Dwight D. Eisenhower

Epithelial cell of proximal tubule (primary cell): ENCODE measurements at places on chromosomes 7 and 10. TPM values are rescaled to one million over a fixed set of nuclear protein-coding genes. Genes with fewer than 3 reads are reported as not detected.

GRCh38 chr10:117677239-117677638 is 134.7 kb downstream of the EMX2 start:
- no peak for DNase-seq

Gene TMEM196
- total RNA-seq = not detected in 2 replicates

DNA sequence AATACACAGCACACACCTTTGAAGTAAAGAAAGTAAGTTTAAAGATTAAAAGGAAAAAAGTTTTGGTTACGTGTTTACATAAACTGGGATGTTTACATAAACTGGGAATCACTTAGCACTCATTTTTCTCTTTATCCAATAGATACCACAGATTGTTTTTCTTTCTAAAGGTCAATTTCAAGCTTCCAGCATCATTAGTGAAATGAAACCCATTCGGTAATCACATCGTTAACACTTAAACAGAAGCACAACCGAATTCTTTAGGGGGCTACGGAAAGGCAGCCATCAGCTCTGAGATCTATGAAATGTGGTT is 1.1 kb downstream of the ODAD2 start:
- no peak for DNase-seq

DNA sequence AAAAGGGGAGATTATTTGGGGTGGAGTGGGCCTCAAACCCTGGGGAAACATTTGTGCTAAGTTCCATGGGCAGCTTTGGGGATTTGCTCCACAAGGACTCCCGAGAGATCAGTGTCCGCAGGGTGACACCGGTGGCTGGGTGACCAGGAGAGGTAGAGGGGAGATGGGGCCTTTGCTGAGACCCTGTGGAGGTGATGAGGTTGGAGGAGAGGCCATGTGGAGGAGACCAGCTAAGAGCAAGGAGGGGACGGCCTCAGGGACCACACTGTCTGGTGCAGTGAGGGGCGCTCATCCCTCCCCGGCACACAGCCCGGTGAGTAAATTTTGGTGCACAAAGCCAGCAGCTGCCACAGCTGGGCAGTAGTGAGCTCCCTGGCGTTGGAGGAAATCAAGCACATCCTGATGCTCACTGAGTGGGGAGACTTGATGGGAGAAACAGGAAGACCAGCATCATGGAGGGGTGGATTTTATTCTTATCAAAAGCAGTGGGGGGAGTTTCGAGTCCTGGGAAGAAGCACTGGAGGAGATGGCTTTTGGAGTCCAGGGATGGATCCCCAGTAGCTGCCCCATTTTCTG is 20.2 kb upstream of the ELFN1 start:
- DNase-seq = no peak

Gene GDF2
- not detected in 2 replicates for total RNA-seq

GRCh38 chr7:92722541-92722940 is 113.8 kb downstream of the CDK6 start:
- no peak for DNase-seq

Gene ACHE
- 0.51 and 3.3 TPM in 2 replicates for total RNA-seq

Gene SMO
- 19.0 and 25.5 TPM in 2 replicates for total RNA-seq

Dwight David "Ike" Eisenhower (born David Dwight Eisenhower; ; October 14, 1890 – March 28, 1969) was an American military officer and statesman who served as the 34th president of the United States from 1953 to 1961. During World War II, he served as Supreme Commander of the Allied Expeditionary Force in Europe and achieved the five-star rank of General of the Army. He planned and supervised the invasion of North Africa in Operation Torch in 1942–1943 as well as the invasion of Normandy (D-Day) from the Western Front in 1944–1945. Eisenhower was born into a large family of mostly Pennsylvania Dutch ancestry in Denison, Texas, and raised in Abilene, Kansas. His family had a strong religious background, and his mother became a Jehovah's Witness. Eisenhower, however, belonged to no organized church until 1952. He graduated from West Point in 1915 and later married Mamie Doud, with whom he had two sons. During World War I, he was denied a request to serve in Europe and instead commanded a unit that trained tank crews. Following the war, he served under various generals and was promoted to the rank of brigadier general in 1941. After the United States entered World War II, Eisenhower oversaw the invasions of North Africa and Sicily before supervising the invasions of France and Germany. After the war, he served as Army Chief of Staff (1945–1948), as president of Columbia University (1948–1953) and as the first Supreme Commander of NATO (1951–1952). In 1952, Eisenhower entered the presidential race as a Republican to block the isolationist foreign policies of Senator Robert A. Taft, who opposed NATO and wanted no foreign entanglements. Eisenhower won that election and the 1956 election in landslides, both times defeating Adlai Stevenson II. Eisenhower's main goals in office were to contain the spread of communism and reduce federal deficits. In 1953, he considered using nuclear weapons to end the Korean War and may have threatened China with nuclear attack if an armistice was not reached quickly. China did agree and an armistice resulted, which remains in effect. His New Look policy of nuclear deterrence prioritized "inexpensive" nuclear weapons while reducing funding for expensive Army divisions. He continued Harry S. Truman's policy of recognizing Taiwan as the legitimate government of China, and he won congressional approval of the Formosa Resolution. His administration provided major aid to help the French fight off Vietnamese Communists in the First Indochina War. After the French left, he gave strong financial support to the new state of South Vietnam. He supported regime-changing military coups in Iran and Guatemala orchestrated by his own administration. During the Suez Crisis of 1956, he condemned the Israeli, British, and French invasion of Egypt, and he forced them to withdraw. He also condemned the Soviet invasion during the Hungarian Revolution of 1956 but took no action. He deployed 15,000 soldiers during the 1958 Lebanon crisis. Near the end of his term, he failed to set up a summit meeting with the Soviets when a U.S. spy plane was shot down over the Soviet Union. He approved the Bay of Pigs Invasion, which was left to John F. Kennedy to carry out. On the domestic front, Eisenhower governed as a moderate conservative who continued New Deal agencies and expanded Social Security. He covertly opposed Joseph McCarthy and contributed to the end of McCarthyism by openly invoking executive privilege. He signed the Civil Rights Act of 1957 and sent Army troops to enforce federal court orders which integrated schools in Little Rock, Arkansas. His administration undertook the development and construction of the Interstate Highway System, which remains the largest construction of roadways in American history. In 1957, following the Soviet launch of Sputnik, Eisenhower led the American response which included the creation of NASA and the establishment of a stronger, science-based education via the National Defense Education Act. Following the establishment of NASA, the Soviet Union began to reinforce their own space program, escalating the Space Race. His two terms saw unprecedented economic prosperity except for a minor recession in 1958. In his farewell address to the nation, he expressed his concerns about the dangers of massive military spending, particularly deficit spending and government contracts to private military manufacturers, which he dubbed "the military–industrial complex". Historical evaluations of his presidency place him among the upper tier of American presidents.
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